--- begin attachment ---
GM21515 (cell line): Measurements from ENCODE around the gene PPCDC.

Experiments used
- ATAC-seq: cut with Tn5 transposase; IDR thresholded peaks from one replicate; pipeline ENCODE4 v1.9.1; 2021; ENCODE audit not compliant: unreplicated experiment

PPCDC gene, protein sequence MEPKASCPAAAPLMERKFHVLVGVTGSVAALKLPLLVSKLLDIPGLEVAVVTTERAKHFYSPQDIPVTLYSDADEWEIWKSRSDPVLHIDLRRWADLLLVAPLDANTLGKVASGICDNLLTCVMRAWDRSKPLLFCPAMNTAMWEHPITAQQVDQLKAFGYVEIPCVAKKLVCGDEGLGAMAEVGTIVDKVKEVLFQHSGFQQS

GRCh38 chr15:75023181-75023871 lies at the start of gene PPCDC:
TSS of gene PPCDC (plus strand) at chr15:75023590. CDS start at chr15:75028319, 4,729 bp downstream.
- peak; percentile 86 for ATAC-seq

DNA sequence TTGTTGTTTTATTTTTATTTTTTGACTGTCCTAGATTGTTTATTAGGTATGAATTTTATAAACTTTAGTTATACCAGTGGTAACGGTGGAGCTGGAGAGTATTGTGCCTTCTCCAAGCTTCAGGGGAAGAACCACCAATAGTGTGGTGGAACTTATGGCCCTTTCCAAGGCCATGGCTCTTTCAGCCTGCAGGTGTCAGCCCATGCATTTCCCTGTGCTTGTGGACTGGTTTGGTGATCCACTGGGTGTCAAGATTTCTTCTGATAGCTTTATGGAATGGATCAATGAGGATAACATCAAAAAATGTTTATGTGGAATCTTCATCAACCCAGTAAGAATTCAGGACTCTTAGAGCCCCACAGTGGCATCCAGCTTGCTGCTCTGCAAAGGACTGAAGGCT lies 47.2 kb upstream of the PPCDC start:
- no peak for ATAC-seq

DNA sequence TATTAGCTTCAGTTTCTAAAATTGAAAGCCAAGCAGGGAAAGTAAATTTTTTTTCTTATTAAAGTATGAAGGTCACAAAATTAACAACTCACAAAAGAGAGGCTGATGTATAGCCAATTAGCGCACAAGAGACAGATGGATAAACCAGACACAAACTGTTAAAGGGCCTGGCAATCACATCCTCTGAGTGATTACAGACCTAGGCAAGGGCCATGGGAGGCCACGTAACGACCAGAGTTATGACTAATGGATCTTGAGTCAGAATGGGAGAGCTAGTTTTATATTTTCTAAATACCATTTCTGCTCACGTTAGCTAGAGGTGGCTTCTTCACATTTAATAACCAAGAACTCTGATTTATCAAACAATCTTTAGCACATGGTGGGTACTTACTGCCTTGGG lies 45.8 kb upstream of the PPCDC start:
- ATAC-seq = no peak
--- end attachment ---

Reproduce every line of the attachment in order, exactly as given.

GM21515 (cell line): Measurements from ENCODE around the gene PPCDC.

Experiments used
- ATAC-seq: cut with Tn5 transposase; IDR thresholded peaks from one replicate; pipeline ENCODE4 v1.9.1; 2021; ENCODE audit not compliant: unreplicated experiment

PPCDC gene, protein sequence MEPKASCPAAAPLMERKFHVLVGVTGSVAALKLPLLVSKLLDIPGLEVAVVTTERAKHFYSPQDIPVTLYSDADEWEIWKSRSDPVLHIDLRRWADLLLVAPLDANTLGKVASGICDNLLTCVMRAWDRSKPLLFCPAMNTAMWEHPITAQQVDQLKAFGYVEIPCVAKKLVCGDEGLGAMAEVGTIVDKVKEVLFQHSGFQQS

GRCh38 chr15:75023181-75023871 lies at the start of gene PPCDC:
TSS of gene PPCDC (plus strand) at chr15:75023590. CDS start at chr15:75028319, 4,729 bp downstream.
- peak; percentile 86 for ATAC-seq

DNA sequence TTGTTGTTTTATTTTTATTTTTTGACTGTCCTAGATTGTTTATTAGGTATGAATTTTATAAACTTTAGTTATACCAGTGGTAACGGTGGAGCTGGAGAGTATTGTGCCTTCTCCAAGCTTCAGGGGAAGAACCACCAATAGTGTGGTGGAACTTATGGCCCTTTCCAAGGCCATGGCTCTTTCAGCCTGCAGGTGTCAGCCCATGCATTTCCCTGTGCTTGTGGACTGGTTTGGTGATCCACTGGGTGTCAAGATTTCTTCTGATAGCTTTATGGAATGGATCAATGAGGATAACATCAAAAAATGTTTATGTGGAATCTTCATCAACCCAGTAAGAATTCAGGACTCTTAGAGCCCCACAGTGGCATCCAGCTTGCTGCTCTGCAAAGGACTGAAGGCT lies 47.2 kb upstream of the PPCDC start:
- no peak for ATAC-seq

DNA sequence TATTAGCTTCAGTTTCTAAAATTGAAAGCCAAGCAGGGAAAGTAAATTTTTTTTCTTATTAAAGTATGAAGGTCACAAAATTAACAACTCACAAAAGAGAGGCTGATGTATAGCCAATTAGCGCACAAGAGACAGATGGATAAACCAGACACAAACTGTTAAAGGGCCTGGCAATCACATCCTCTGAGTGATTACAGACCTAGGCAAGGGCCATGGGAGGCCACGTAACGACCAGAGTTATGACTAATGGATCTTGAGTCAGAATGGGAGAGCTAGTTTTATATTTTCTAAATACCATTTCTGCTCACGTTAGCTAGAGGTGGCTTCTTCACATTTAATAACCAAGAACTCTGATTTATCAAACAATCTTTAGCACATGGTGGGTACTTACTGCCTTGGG lies 45.8 kb upstream of the PPCDC start:
- ATAC-seq = no peak